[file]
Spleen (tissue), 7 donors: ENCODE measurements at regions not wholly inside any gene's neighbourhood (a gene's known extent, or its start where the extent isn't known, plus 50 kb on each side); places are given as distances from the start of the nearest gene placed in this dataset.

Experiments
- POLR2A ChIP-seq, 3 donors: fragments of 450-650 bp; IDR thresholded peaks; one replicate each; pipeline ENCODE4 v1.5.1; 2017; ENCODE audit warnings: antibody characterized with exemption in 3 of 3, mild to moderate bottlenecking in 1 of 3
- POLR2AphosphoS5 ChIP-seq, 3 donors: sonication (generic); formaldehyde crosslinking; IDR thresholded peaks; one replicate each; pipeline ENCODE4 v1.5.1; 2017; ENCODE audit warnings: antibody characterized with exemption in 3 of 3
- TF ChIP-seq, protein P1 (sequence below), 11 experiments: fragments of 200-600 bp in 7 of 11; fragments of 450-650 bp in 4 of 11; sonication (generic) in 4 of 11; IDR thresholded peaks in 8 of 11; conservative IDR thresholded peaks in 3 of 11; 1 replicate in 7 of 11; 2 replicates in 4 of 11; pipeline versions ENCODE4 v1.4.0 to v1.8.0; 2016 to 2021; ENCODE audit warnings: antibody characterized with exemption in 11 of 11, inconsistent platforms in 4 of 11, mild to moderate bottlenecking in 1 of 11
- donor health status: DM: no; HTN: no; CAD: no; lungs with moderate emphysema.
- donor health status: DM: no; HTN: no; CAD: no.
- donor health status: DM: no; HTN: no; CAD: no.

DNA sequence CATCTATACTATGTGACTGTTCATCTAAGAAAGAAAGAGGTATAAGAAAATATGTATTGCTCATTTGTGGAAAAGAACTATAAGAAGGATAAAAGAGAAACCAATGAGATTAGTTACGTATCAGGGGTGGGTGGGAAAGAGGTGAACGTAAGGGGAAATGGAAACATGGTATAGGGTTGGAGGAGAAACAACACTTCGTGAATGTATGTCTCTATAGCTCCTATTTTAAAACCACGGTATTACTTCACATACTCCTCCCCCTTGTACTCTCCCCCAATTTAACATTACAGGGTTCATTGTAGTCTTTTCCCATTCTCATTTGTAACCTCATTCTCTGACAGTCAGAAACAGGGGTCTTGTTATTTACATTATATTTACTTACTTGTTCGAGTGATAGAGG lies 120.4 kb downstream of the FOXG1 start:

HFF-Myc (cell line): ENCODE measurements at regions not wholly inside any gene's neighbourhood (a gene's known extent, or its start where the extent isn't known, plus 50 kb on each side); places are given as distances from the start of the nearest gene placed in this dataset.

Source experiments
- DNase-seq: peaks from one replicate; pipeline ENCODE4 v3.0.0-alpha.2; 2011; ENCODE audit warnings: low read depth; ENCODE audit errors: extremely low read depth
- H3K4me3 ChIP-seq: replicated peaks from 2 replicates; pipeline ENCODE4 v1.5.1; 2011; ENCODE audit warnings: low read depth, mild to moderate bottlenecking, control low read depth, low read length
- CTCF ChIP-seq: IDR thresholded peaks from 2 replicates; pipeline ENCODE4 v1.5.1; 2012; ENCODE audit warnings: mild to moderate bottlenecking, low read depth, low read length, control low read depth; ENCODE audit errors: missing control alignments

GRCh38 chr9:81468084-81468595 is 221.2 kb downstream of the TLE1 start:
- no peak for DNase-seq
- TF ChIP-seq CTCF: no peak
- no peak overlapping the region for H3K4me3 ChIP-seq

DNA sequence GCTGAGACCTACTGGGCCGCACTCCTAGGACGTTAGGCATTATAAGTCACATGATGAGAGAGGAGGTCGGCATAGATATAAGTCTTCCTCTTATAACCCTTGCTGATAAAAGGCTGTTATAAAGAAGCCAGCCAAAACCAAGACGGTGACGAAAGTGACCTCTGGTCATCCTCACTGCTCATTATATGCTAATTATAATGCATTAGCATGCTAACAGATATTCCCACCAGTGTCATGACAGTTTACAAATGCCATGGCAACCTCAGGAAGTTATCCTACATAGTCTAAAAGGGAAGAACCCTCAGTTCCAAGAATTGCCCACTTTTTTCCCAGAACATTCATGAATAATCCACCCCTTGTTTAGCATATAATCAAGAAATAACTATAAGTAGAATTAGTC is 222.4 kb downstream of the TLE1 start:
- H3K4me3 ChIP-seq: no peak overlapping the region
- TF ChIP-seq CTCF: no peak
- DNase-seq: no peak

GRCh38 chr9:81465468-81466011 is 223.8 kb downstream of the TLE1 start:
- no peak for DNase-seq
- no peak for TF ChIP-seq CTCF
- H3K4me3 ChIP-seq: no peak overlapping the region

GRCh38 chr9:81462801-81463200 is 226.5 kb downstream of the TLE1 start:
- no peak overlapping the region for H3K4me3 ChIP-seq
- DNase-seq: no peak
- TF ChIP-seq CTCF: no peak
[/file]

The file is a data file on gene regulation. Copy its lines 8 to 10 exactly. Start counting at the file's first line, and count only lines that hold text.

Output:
- donor health status: DM: no; HTN: no; CAD: no.

DNA sequence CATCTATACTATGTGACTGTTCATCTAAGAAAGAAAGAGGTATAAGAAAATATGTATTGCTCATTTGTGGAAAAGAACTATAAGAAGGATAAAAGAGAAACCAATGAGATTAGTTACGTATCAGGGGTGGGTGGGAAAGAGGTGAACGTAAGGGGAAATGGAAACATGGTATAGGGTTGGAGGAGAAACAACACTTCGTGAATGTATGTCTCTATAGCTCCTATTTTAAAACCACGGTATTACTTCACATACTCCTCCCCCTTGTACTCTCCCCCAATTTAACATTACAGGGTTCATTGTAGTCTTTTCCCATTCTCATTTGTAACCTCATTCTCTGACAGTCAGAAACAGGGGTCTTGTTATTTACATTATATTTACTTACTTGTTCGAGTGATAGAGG lies 120.4 kb downstream of the FOXG1 start:

HFF-Myc (cell line): ENCODE measurements at regions not wholly inside any gene's neighbourhood (a gene's known extent, or its start where the extent isn't known, plus 50 kb on each side); places are given as distances from the start of the nearest gene placed in this dataset.